By admin | September 9, 2010
By Richard Allen
Jamie McMurray is 128 points out of the 12th and final transfer spot for the Chase for the Championship. Short of some sort of miracle this weekend in Richmond, he will not be racing for a Sprint Cup title over the course of the season’s final ten races.
So, what does the Joplin, Missouri driver have to race for?
Up to this point, the most successful season ever turned in by a non-Chaser since the inception of that system was most likely that of Kyle Busch last year when he compiled four victories over the course of the year. McMurray has a chance to add to what is about to become the most successful season ever turned in by a non-Chaser.
Although McMurray only has two wins thus far, the magnitude of those two wins overshadows Busch’s four checkered flags in 2009. McMurray won both the Daytona 500 and the Brickyard 400 earlier this year, considered by many the two biggest races on the Sprint Cup schedule.
Granted, the last two Daytona 500 winners, Ryan Newman and Matt Kenseth, each failed to make the Chase in their Daytona winning years. However, neither of those drivers added a race win of the caliber of the Brickyard 400 at the Indianapolis Motor Speedway to their Daytona 500 triumph. So, McMurray’s 2010 campaign trumps each of their season long efforts.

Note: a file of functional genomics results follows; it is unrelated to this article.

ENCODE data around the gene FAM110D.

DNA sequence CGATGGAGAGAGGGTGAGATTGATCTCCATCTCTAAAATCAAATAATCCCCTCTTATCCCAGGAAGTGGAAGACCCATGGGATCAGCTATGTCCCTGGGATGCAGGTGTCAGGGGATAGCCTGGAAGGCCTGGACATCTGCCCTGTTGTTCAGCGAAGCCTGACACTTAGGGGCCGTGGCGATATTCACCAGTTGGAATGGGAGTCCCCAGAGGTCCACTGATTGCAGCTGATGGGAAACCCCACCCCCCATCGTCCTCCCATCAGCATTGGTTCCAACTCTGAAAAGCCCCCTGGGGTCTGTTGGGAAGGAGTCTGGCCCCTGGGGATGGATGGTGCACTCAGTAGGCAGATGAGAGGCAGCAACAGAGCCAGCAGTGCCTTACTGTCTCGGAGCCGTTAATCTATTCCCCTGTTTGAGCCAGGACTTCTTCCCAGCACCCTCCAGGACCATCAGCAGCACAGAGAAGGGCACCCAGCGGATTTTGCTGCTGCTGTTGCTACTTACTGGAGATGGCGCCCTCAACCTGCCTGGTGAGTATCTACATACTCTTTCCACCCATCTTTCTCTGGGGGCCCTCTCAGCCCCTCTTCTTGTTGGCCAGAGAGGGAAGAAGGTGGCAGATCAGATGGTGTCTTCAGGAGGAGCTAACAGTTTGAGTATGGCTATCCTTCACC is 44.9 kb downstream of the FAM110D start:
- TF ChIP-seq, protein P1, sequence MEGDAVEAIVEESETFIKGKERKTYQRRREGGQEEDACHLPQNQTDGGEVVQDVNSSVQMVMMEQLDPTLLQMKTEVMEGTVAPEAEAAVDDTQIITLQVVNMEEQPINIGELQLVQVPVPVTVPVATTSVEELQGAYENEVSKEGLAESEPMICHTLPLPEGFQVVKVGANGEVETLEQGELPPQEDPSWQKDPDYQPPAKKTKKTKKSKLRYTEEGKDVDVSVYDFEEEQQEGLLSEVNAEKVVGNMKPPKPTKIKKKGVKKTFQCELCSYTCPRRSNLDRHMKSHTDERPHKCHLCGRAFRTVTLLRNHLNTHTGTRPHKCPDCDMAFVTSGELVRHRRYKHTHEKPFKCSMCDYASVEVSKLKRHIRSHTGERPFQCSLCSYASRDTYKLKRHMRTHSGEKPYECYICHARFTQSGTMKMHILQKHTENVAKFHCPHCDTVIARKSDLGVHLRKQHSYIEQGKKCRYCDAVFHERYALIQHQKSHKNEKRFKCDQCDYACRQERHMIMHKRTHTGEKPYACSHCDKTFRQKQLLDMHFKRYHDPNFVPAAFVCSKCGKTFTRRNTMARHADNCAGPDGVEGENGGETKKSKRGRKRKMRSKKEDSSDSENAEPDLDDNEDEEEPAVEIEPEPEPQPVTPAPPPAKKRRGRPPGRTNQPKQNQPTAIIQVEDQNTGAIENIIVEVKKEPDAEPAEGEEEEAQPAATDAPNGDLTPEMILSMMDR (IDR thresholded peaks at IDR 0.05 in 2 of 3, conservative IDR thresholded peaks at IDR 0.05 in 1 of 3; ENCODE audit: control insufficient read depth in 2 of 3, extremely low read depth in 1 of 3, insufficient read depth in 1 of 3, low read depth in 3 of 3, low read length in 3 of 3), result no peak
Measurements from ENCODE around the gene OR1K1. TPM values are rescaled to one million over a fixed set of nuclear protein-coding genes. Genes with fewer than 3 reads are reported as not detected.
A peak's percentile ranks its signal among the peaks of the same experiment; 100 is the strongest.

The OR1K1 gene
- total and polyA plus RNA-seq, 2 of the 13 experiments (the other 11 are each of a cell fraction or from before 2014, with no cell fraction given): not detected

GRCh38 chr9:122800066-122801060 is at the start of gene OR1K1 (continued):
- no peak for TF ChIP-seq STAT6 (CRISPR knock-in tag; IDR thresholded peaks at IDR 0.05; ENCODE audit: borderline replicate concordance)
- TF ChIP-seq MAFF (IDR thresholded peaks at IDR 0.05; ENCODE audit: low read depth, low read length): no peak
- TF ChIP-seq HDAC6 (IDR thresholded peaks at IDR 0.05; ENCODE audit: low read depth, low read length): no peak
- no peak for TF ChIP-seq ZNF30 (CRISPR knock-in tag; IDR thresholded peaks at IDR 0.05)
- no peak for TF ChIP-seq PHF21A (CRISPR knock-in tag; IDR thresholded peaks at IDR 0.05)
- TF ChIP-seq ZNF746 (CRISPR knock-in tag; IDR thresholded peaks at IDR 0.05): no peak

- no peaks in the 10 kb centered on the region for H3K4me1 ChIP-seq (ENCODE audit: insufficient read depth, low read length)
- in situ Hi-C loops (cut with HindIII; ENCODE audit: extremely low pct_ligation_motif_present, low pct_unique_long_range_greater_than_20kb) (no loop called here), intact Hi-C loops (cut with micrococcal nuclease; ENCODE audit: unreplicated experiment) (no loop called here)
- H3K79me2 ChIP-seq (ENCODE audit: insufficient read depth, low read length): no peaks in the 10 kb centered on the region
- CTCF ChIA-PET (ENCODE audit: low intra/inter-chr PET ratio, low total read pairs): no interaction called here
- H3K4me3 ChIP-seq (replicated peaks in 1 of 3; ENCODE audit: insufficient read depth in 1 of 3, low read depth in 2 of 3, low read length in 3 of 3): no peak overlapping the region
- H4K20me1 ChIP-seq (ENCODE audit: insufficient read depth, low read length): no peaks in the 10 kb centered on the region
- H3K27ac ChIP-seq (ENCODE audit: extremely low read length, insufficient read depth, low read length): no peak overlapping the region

McMurray could be racing his way into the NASCAR history books whether he is in the Chase or not. To combine such great wins as the ones he has already scored makes for an outstanding season, Chase or not. Should he add a victory in a place such as Charlotte or Talladega his season would make an emphatic statement about the importance of race wins vs. simply making the Chase.
A championship title is the ultimate goal of every racer and to be eliminated from any chance of winning it has to be a disappointment. And certainly, had McMurray not had a number of poor finishes along with his wins, he would be racing for a title. However, given the choice, it is highly unlikely that he would trade seasons with any of the five drivers inside the top-12 of the standings who do not have a win without the guarantee of a championship.
So, what is Jamie McMurray racing for over the next eleven weeks? He is racing for a unique place in history, and one that many racers would be envious of.
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Richard Allen is a member of the National Motorsports Press Association. His weekly columns appear in The Mountain Press and The Knoxville Journal.
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